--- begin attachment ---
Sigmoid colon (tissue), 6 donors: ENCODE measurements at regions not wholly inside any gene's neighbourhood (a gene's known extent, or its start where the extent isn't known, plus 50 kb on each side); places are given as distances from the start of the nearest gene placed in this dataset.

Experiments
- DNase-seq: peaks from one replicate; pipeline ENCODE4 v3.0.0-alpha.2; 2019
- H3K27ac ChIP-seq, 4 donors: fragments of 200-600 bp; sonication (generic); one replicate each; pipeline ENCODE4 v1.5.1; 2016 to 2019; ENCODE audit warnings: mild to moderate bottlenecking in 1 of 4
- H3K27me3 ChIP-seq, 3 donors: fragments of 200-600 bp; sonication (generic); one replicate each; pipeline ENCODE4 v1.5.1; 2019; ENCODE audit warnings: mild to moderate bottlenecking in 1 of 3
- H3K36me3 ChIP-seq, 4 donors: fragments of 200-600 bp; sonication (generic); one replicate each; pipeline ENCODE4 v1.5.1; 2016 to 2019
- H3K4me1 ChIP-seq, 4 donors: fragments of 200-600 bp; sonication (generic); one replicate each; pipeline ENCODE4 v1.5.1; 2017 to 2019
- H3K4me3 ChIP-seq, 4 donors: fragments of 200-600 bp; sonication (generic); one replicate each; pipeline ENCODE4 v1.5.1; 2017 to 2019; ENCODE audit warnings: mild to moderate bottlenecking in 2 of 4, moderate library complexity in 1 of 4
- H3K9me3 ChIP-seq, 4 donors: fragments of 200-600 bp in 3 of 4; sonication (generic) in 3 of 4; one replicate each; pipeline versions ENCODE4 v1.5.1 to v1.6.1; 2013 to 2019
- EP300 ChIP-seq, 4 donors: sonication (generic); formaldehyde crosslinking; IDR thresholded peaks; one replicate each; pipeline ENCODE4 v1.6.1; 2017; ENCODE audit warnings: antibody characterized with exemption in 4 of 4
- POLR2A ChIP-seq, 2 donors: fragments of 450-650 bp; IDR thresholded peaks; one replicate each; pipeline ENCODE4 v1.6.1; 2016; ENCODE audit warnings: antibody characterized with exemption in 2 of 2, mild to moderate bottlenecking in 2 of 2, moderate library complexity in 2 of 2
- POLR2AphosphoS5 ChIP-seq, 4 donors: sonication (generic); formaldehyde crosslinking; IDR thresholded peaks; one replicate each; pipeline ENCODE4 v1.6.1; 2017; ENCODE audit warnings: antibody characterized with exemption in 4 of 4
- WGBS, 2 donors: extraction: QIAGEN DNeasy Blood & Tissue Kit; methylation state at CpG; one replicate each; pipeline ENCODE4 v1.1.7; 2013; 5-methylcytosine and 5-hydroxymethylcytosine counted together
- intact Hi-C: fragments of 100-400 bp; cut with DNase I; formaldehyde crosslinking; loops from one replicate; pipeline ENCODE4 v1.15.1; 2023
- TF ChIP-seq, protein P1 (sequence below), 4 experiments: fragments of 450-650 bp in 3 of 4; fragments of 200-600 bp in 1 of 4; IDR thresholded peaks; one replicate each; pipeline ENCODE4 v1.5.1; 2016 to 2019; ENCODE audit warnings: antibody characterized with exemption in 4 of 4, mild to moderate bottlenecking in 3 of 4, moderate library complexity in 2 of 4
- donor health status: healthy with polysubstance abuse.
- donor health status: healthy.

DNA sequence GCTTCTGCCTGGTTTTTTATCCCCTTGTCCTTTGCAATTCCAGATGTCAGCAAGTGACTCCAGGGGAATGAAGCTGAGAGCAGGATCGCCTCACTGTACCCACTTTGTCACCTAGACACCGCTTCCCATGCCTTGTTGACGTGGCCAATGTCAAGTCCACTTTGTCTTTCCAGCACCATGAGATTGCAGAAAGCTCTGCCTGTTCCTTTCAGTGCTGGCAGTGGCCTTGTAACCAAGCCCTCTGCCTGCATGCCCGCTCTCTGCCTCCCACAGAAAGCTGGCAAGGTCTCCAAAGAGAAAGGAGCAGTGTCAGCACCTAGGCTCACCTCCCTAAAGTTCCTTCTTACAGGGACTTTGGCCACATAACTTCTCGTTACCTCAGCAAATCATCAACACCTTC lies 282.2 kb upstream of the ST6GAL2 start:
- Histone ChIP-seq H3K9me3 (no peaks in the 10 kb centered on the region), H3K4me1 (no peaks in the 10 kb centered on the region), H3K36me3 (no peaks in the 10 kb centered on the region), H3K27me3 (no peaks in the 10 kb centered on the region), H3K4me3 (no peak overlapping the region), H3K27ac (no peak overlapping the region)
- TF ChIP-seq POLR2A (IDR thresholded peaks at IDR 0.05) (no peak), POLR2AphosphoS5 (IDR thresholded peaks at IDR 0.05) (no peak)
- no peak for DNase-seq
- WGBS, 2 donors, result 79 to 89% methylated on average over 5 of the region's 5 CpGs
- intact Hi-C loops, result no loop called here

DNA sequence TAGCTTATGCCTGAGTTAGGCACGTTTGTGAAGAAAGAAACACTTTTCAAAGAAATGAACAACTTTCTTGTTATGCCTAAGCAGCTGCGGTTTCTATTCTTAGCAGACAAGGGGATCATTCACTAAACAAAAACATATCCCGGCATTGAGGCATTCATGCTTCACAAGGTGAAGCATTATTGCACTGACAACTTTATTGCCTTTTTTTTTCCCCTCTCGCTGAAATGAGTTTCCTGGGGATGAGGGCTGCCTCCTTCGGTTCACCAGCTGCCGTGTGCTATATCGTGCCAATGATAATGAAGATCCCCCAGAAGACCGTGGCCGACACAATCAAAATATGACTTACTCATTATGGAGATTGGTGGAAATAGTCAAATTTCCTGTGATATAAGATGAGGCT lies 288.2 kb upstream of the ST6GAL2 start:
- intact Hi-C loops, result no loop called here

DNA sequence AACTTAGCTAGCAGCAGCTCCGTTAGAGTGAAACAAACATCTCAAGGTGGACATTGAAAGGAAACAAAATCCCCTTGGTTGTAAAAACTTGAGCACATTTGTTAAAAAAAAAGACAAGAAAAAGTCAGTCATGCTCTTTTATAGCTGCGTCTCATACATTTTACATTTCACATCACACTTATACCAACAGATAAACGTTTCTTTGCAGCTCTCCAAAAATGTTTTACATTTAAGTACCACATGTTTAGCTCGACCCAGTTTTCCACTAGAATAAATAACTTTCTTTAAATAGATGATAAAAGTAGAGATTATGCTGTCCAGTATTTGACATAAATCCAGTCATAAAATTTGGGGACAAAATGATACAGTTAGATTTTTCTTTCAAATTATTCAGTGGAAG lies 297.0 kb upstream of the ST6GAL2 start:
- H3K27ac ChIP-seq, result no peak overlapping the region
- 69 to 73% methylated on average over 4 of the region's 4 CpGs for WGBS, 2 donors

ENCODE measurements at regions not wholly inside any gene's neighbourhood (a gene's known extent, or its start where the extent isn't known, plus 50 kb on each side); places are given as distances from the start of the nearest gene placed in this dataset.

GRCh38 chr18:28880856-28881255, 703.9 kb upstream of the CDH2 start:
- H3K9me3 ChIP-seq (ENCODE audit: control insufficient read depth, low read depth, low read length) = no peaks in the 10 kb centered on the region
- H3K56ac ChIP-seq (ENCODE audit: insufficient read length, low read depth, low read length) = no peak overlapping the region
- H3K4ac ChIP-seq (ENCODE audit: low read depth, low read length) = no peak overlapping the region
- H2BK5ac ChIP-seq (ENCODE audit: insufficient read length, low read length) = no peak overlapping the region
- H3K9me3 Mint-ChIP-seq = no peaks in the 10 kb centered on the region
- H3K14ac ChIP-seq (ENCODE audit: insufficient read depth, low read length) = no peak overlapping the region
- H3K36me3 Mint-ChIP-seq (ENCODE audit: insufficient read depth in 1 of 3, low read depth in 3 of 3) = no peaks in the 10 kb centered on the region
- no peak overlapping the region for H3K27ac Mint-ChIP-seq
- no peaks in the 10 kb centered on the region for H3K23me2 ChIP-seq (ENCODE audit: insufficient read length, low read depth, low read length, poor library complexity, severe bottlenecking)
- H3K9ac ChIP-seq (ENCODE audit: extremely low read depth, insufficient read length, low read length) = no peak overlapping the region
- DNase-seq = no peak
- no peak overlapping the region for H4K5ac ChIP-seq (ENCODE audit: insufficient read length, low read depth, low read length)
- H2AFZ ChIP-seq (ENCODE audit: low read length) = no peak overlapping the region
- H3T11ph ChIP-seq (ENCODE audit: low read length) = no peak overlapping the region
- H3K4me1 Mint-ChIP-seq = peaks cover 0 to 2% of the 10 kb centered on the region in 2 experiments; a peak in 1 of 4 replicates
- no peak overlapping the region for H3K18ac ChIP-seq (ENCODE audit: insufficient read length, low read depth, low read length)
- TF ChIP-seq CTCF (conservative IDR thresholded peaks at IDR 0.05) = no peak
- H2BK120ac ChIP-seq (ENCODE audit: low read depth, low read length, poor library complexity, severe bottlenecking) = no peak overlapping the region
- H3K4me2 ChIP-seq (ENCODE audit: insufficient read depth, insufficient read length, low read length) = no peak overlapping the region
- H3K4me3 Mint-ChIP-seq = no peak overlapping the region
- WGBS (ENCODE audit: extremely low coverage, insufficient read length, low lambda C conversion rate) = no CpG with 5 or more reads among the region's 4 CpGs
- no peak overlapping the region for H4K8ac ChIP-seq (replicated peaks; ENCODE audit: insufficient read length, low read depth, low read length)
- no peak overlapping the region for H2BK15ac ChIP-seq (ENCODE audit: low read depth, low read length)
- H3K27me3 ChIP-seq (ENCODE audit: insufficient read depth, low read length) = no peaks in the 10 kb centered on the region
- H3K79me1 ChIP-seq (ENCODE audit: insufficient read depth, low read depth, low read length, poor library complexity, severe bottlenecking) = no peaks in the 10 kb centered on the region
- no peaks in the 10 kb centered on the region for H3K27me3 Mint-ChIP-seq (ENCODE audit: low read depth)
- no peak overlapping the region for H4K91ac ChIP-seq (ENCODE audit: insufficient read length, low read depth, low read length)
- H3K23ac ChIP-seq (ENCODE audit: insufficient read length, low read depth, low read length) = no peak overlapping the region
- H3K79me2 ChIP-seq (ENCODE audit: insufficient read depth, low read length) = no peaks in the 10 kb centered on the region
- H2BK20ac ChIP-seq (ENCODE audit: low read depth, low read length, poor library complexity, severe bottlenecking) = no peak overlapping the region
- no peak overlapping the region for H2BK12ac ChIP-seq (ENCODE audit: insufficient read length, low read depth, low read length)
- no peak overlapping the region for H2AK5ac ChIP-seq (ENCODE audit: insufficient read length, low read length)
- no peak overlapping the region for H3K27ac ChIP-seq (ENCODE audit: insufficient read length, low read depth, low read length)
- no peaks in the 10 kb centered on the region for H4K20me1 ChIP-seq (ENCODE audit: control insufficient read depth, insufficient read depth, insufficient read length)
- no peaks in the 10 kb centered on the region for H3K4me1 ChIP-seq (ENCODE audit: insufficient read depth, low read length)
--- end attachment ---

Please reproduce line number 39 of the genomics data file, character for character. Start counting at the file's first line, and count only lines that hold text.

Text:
- no peaks in the 10 kb centered on the region for H3K23me2 ChIP-seq (ENCODE audit: insufficient read length, low read depth, low read length, poor library complexity, severe bottlenecking)